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Turn your lawn into a garden!

With the pandemic keeping us socially distanced and largely at home, you may be thinking about transforming your outdoor space into a garden.  Having gone through this in 2014, I thought I'd share some practical advice to hopefully save you some time and effort.

Sheet mulch complete (July 2014)

Six years later (August 2020)

Tip #1: Don't dig...mulch!

Your first instinct may be to start digging, but there's a better way - it's called "sheet mulching".  You basically use cardboard, compost and wood chips and make a lasagna of organic material on top of your old lawn.  In essence, you compost the old lawn under layers of organic material.  Here's a photo of our sheet mulch in progress:

Sheet mulch in progress.  Notice the new material is simply placed on top of the old (brown) grass

The white powder is a combination of gypsum & azomite, which puts minerals back into the soil that have been gradually leached away over time.  The dark brown is compost.  The top layer is wood chip.

To make the job a whole lot easier,  compost & wood chips can be bought and delivered directly to your driveway.  Here are a few product links to help in your research:
  • Compost - this one is a green waste product
  • Wood Chips - you'll want a natural wood product - specifically not bark
A note about Cardboard:
With all of the online shopping we're all doing during the pandemic, this is a great to stockpile cardboard from online purchases, for as long as there isn't a glossy coating or paint on the cardboard - it can be used to go back into the earth.  Be sure to remove any packing tape.

Dumpster-diving for cardboard.

As another example, below is a recent sheet mulch completed this spring at a community garden plot.  In this case, the paper bags used to transport the compost were used instead of cardboard for the bottom layer.  Again, no digging is necessary, as everything beneath the sheet mulch will be composted.

And a third example is the sheet mulch volunteers completed on the flower beds at Beresford Park.  This was all reclaimed cardboard (from dumpster diving behind the produce store).

Tip #2: Let plants do the work

recent post described a method of breaking up the heavy clay soil we have in many parts of San Mateo by growing plants with a long tap root - in this case daikon radish.  As the radish plants grow, they dig deep into the soil in search of nutrients and, as a result, create huge spaces in the soil that will let in air and water as they decompose.  This type of radish can grow up to 24 inches long - and is delicious in a stir fry! sells daikon radish seed by the pound.  Here's the link.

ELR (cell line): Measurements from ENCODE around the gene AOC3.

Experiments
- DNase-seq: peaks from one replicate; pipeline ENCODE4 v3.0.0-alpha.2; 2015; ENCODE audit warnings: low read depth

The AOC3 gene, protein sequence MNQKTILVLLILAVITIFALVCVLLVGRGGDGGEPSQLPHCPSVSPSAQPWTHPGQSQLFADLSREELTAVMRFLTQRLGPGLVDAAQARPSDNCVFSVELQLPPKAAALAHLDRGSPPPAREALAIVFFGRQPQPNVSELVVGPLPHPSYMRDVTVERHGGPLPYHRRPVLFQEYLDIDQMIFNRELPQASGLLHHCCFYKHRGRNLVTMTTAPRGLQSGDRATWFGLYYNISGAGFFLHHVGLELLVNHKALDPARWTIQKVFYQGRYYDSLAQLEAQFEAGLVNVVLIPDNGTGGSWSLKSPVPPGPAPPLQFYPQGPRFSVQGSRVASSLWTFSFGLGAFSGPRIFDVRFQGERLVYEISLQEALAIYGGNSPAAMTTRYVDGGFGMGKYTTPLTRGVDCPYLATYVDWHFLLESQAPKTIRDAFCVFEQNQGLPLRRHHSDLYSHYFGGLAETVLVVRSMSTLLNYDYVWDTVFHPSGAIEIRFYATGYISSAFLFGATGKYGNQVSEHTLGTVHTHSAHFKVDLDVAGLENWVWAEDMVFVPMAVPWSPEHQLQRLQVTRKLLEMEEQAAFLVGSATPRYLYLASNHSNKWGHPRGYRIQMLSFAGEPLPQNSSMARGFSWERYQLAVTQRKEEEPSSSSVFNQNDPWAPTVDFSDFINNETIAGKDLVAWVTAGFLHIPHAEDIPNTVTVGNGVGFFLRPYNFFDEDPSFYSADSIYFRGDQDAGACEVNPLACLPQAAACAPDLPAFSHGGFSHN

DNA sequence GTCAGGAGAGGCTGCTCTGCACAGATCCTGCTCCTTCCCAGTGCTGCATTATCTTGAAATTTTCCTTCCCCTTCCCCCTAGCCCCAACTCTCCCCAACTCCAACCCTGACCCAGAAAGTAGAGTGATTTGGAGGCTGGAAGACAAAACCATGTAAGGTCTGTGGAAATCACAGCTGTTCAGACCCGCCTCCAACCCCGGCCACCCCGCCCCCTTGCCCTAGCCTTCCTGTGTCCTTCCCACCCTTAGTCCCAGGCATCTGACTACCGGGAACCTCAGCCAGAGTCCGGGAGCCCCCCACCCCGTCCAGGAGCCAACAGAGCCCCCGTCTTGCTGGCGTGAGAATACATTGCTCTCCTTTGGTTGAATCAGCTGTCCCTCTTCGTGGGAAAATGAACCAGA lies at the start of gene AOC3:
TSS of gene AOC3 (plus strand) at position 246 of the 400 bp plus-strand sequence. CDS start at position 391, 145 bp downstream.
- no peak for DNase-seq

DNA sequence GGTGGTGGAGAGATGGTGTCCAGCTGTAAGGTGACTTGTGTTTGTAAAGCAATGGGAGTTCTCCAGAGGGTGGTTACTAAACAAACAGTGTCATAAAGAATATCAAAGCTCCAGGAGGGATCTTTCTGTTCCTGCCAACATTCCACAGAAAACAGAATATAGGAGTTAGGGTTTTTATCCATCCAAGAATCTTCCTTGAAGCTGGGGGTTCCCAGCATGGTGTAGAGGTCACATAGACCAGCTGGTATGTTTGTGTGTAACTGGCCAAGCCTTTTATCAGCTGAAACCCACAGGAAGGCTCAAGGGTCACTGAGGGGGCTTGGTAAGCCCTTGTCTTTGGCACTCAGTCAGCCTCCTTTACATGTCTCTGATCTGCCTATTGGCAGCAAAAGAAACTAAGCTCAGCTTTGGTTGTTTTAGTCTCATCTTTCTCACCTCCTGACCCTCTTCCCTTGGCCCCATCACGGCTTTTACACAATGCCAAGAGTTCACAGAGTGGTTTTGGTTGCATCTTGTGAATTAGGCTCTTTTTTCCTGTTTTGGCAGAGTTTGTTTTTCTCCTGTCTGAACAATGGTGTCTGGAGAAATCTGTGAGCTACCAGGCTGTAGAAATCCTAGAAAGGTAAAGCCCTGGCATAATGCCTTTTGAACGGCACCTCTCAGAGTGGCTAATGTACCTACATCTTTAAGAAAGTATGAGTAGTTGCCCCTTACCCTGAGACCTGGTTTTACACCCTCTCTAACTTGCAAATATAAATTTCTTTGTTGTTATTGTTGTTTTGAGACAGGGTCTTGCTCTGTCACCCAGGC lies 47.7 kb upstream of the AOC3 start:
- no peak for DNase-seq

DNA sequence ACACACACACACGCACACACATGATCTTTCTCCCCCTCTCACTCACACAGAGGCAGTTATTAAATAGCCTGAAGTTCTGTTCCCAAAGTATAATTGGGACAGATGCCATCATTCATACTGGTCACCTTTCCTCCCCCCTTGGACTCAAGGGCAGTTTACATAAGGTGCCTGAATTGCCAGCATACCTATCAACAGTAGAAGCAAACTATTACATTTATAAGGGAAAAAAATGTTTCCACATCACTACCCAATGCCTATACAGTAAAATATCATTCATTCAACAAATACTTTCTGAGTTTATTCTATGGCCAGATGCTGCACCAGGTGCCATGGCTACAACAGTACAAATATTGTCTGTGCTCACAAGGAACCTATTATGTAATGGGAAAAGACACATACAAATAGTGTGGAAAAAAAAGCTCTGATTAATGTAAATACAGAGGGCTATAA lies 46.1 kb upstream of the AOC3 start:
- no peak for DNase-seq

Tip #3: Design for water efficiency

This is a good time to think about ways to store water within the garden - without the need of equipment like storage tanks.  A "rain well" is a landscape feature that collects rain water coming off of your roof and stores it back in the ground.  Full disclosure - this does take some design effort and heavy machinery in most cases to successfully implement.  But given our water situation here in California, this is definitely a worthwhile investment.  Here are a few photos of our rain wells under construction:

The red lines outline the new rain well

Heavy machinery is required.

Required rain well depth is calculated based on the size of the roof, a soil perc test and rain water estimates.

A big mess.

Rain well dig complete.

Wood chips added to the basin to absorb water.

The highest water level ever reached (Dec. 2014)

6 years later (Aug. 2020).

Tip #4: Start small and get some help

The best advice on getting started is to identify a small section of yard and test.  This way, you can see what works and what doesn't and there's very little downside.

As you can guess from the photos above, we decided to completely transform our entire landscape - which was a big job.  We used Circlefoot Permaculture ( to completely redesign our landscape and perform all of the sheet mulching and planting work.  They were wonderful.  You'll find our review on their Yelp listing.

Hope this is useful information as you contemplate the transition to a new garden.  Let us know how your project turns out.

-Bill S.


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